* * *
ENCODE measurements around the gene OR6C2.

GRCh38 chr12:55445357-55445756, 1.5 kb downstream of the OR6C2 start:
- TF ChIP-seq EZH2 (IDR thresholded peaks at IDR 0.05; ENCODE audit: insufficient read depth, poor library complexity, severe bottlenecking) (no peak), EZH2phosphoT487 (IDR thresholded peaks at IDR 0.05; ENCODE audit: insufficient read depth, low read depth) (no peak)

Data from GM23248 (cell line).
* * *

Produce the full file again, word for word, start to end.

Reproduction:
ENCODE measurements around the gene OR6C2.

GRCh38 chr12:55445357-55445756, 1.5 kb downstream of the OR6C2 start:
- TF ChIP-seq EZH2 (IDR thresholded peaks at IDR 0.05; ENCODE audit: insufficient read depth, poor library complexity, severe bottlenecking) (no peak), EZH2phosphoT487 (IDR thresholded peaks at IDR 0.05; ENCODE audit: insufficient read depth, low read depth) (no peak)

Data from GM23248 (cell line).